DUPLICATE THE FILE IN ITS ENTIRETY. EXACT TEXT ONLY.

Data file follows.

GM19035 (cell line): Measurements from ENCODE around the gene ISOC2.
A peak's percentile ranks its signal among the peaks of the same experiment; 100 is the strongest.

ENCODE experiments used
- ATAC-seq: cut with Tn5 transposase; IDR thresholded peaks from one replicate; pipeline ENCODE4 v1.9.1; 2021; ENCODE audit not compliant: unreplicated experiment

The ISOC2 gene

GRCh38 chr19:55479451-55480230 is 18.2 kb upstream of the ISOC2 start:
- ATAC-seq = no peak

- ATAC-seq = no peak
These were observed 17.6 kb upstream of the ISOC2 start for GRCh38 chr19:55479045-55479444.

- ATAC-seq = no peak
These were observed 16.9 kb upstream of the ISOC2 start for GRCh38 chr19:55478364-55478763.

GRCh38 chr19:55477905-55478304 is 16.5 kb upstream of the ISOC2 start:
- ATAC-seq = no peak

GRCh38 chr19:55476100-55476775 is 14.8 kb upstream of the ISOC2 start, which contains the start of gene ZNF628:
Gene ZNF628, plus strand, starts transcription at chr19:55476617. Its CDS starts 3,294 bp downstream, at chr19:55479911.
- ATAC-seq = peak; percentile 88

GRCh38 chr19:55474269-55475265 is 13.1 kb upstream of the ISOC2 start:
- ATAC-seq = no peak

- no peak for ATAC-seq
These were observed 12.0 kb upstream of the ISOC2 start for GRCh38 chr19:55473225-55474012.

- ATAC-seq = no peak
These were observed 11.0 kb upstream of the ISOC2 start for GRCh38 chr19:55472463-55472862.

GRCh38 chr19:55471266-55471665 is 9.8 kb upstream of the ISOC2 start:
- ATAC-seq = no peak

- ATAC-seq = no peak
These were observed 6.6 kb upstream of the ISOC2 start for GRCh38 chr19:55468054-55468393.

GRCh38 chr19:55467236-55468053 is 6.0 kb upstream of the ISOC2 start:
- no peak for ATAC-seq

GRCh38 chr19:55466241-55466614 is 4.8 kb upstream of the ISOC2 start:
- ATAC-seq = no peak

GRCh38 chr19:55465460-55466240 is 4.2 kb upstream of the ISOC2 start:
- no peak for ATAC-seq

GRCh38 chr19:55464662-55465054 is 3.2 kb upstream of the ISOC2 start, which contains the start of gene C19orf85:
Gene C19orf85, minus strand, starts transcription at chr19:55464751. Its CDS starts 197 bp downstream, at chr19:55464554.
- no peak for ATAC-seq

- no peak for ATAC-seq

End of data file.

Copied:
GM19035 (cell line): Measurements from ENCODE around the gene ISOC2.
A peak's percentile ranks its signal among the peaks of the same experiment; 100 is the strongest.

ENCODE experiments used
- ATAC-seq: cut with Tn5 transposase; IDR thresholded peaks from one replicate; pipeline ENCODE4 v1.9.1; 2021; ENCODE audit not compliant: unreplicated experiment

The ISOC2 gene

GRCh38 chr19:55479451-55480230 is 18.2 kb upstream of the ISOC2 start:
- ATAC-seq = no peak

- ATAC-seq = no peak
These were observed 17.6 kb upstream of the ISOC2 start for GRCh38 chr19:55479045-55479444.

- ATAC-seq = no peak
These were observed 16.9 kb upstream of the ISOC2 start for GRCh38 chr19:55478364-55478763.

GRCh38 chr19:55477905-55478304 is 16.5 kb upstream of the ISOC2 start:
- ATAC-seq = no peak

GRCh38 chr19:55476100-55476775 is 14.8 kb upstream of the ISOC2 start, which contains the start of gene ZNF628:
Gene ZNF628, plus strand, starts transcription at chr19:55476617. Its CDS starts 3,294 bp downstream, at chr19:55479911.
- ATAC-seq = peak; percentile 88

GRCh38 chr19:55474269-55475265 is 13.1 kb upstream of the ISOC2 start:
- ATAC-seq = no peak

- no peak for ATAC-seq
These were observed 12.0 kb upstream of the ISOC2 start for GRCh38 chr19:55473225-55474012.

- ATAC-seq = no peak
These were observed 11.0 kb upstream of the ISOC2 start for GRCh38 chr19:55472463-55472862.

GRCh38 chr19:55471266-55471665 is 9.8 kb upstream of the ISOC2 start:
- ATAC-seq = no peak

- ATAC-seq = no peak
These were observed 6.6 kb upstream of the ISOC2 start for GRCh38 chr19:55468054-55468393.

GRCh38 chr19:55467236-55468053 is 6.0 kb upstream of the ISOC2 start:
- no peak for ATAC-seq

GRCh38 chr19:55466241-55466614 is 4.8 kb upstream of the ISOC2 start:
- ATAC-seq = no peak

GRCh38 chr19:55465460-55466240 is 4.2 kb upstream of the ISOC2 start:
- no peak for ATAC-seq

GRCh38 chr19:55464662-55465054 is 3.2 kb upstream of the ISOC2 start, which contains the start of gene C19orf85:
Gene C19orf85, minus strand, starts transcription at chr19:55464751. Its CDS starts 197 bp downstream, at chr19:55464554.
- no peak for ATAC-seq

- no peak for ATAC-seq